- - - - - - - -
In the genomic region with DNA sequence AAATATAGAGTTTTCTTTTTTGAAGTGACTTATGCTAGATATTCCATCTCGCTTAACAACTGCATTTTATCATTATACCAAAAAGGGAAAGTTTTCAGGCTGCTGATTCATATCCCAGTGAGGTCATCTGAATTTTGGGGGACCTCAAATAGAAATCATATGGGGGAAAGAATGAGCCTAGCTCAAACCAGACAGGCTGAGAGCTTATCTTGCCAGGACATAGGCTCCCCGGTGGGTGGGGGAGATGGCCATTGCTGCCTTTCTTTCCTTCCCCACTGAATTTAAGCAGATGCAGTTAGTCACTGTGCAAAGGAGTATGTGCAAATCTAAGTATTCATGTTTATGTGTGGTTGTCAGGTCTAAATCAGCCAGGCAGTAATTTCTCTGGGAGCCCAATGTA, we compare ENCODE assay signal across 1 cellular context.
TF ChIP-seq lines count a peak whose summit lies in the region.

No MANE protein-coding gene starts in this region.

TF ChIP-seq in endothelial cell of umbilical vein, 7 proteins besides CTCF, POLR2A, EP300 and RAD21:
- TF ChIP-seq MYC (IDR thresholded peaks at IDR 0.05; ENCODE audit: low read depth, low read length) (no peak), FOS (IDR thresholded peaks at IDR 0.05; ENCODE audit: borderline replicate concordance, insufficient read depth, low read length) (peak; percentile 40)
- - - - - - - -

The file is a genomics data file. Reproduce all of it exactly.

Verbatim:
In the genomic region with DNA sequence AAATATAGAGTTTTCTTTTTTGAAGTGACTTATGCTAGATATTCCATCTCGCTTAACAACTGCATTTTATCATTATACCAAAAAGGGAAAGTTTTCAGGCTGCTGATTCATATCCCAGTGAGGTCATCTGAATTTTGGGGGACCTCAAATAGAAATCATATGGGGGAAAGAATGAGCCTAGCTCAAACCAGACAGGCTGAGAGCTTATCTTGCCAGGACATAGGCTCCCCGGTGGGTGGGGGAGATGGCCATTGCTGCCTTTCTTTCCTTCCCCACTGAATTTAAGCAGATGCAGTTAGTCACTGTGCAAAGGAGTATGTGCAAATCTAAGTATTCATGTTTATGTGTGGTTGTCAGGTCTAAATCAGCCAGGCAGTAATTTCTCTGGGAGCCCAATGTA, we compare ENCODE assay signal across 1 cellular context.
TF ChIP-seq lines count a peak whose summit lies in the region.

No MANE protein-coding gene starts in this region.

TF ChIP-seq in endothelial cell of umbilical vein, 7 proteins besides CTCF, POLR2A, EP300 and RAD21:
- TF ChIP-seq MYC (IDR thresholded peaks at IDR 0.05; ENCODE audit: low read depth, low read length) (no peak), FOS (IDR thresholded peaks at IDR 0.05; ENCODE audit: borderline replicate concordance, insufficient read depth, low read length) (peak; percentile 40)